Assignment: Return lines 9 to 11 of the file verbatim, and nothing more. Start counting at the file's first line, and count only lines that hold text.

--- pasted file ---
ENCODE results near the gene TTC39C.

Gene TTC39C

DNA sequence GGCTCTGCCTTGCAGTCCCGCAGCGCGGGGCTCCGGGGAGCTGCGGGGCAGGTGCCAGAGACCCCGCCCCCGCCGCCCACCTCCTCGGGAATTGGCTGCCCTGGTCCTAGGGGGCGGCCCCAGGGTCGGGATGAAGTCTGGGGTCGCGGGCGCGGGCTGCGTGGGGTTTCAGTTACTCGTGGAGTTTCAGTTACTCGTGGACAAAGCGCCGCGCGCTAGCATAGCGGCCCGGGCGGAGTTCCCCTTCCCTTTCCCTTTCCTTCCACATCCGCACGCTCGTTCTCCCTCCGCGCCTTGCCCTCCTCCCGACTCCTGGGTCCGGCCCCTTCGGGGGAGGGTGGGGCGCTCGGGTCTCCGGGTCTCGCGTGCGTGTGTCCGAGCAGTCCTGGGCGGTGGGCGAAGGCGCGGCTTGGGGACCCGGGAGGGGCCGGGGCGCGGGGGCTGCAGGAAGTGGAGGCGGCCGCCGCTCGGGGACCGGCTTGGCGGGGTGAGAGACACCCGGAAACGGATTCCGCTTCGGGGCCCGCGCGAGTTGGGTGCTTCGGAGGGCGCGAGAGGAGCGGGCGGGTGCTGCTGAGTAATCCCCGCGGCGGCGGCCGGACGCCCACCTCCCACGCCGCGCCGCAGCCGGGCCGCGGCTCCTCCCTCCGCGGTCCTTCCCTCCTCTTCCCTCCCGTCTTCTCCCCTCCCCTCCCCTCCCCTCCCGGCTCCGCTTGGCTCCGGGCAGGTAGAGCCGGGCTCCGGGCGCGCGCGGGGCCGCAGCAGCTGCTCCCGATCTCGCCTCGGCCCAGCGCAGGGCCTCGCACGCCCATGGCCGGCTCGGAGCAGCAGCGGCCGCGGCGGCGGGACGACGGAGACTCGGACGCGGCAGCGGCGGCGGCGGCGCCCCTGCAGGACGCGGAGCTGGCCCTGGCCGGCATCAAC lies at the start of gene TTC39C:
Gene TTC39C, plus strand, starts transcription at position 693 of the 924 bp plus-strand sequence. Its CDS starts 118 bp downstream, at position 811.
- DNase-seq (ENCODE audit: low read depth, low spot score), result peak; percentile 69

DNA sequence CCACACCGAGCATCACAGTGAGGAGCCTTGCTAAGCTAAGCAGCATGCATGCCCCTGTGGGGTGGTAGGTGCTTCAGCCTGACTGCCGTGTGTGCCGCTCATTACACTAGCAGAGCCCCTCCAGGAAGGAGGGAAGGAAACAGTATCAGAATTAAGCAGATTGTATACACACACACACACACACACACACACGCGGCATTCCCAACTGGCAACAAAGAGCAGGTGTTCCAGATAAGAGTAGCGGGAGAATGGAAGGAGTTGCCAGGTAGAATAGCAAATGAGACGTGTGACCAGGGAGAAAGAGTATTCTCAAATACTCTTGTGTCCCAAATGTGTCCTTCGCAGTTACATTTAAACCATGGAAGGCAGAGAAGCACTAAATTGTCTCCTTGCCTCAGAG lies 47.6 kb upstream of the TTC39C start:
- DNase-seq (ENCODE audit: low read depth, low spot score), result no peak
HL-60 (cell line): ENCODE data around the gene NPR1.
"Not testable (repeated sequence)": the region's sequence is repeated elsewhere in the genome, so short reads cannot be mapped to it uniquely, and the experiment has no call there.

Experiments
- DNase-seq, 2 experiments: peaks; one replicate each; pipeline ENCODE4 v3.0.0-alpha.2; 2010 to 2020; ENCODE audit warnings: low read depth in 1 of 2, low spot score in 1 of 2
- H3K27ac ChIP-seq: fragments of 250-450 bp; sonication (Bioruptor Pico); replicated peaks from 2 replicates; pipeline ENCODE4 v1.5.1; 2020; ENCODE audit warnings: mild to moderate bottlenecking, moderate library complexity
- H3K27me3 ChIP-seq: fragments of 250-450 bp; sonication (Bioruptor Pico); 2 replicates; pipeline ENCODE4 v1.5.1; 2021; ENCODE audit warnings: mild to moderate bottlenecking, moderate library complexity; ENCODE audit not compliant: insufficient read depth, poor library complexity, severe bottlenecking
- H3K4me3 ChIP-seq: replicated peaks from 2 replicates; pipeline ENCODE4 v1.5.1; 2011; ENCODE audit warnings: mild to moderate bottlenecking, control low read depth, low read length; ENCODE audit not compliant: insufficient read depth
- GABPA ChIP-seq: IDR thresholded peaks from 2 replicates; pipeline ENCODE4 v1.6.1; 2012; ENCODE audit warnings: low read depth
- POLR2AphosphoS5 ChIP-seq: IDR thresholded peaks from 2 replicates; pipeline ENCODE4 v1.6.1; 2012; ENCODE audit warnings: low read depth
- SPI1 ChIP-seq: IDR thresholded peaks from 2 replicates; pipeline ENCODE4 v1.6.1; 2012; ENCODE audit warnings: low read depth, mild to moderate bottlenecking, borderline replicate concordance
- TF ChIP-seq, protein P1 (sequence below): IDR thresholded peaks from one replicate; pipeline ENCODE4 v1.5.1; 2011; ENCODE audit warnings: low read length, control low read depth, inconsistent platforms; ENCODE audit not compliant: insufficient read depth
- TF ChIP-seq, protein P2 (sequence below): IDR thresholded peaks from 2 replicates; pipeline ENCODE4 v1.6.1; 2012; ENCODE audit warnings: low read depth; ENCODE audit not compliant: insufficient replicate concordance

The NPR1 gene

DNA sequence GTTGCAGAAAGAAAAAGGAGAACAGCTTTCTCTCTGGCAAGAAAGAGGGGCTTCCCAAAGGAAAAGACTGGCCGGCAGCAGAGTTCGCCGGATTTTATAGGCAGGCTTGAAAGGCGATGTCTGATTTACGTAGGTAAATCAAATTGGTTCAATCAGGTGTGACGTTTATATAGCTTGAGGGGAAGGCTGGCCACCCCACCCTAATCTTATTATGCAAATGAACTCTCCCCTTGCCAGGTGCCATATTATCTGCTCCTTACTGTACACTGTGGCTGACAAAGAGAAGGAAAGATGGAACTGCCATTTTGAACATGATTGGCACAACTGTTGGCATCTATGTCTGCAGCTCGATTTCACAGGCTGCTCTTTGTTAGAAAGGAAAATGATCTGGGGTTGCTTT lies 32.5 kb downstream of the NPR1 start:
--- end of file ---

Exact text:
"Not testable (repeated sequence)": the region's sequence is repeated elsewhere in the genome, so short reads cannot be mapped to it uniquely, and the experiment has no call there.

Experiments
- DNase-seq, 2 experiments: peaks; one replicate each; pipeline ENCODE4 v3.0.0-alpha.2; 2010 to 2020; ENCODE audit warnings: low read depth in 1 of 2, low spot score in 1 of 2